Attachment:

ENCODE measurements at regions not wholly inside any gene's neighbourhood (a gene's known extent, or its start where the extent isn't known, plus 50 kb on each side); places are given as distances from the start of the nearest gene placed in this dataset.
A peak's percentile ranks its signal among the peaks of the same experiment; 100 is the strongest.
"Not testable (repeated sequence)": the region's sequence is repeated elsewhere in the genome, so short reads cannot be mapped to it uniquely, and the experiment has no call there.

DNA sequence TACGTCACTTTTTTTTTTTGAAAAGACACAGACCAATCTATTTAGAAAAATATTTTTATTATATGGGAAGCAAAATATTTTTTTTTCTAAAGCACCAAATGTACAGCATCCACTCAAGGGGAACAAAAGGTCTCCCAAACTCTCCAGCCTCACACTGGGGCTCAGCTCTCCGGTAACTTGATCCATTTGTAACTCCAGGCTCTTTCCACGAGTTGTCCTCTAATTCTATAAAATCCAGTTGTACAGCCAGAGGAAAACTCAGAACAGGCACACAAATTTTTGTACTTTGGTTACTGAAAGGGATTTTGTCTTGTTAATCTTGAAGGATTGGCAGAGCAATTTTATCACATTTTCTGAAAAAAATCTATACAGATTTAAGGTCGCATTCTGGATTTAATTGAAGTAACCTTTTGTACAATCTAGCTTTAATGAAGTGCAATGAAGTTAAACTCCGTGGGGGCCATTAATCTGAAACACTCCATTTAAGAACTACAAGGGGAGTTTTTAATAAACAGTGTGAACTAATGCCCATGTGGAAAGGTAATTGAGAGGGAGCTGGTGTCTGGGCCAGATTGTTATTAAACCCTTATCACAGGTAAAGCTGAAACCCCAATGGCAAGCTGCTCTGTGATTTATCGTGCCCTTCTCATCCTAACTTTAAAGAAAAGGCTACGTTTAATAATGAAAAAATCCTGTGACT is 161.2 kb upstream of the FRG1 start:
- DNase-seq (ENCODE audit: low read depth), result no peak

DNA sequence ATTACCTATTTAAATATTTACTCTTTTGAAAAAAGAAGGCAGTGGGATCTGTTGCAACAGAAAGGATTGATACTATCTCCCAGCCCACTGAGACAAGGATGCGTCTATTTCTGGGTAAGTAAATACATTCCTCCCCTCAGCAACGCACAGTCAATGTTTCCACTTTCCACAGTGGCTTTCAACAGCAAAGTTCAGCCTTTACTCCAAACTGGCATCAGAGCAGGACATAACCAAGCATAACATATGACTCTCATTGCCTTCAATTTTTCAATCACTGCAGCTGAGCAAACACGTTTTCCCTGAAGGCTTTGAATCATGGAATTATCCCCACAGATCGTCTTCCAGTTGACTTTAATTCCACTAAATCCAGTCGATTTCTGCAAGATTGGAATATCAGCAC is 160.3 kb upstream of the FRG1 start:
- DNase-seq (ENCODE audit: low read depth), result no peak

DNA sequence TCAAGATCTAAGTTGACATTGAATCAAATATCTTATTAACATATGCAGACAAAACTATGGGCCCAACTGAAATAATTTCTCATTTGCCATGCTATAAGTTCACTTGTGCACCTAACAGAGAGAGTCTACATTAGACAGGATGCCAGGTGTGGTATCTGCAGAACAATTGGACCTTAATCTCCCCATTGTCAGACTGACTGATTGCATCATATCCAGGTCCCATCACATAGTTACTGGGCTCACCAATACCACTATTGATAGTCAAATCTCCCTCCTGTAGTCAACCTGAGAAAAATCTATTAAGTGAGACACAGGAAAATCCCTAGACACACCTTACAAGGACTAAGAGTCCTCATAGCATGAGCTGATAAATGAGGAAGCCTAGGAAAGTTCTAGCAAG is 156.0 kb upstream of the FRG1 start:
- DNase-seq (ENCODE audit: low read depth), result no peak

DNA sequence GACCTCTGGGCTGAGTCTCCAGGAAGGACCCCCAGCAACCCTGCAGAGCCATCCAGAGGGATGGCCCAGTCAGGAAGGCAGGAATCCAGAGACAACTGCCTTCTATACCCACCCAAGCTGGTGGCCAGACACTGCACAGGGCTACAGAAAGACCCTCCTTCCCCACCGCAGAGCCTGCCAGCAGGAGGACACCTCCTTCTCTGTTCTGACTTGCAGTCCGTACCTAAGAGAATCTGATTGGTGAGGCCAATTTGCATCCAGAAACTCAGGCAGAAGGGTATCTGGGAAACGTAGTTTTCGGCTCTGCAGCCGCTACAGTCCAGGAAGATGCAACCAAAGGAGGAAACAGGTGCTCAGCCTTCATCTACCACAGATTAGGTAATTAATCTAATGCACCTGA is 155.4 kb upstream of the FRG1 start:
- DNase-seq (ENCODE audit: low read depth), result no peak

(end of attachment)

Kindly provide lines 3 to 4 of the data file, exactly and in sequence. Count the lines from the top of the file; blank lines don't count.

"Not testable (repeated sequence)": the region's sequence is repeated elsewhere in the genome, so short reads cannot be mapped to it uniquely, and the experiment has no call there.

DNA sequence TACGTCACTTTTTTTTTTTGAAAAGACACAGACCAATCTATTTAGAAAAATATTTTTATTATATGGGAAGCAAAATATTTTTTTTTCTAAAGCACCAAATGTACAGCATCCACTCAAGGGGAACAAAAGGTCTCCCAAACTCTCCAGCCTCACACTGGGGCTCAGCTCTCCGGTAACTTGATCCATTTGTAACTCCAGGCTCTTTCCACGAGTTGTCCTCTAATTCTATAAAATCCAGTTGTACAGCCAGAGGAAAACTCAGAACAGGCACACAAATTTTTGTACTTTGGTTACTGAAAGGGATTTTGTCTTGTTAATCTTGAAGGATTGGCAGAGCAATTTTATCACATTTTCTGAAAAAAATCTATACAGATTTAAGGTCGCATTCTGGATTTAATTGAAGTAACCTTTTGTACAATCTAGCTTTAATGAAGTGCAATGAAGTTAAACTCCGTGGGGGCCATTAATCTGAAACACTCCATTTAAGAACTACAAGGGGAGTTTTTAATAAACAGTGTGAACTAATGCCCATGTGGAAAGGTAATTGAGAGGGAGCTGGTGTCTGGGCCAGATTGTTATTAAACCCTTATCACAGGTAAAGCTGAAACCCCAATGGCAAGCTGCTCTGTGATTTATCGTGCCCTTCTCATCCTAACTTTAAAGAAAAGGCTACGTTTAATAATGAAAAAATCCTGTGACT is 161.2 kb upstream of the FRG1 start: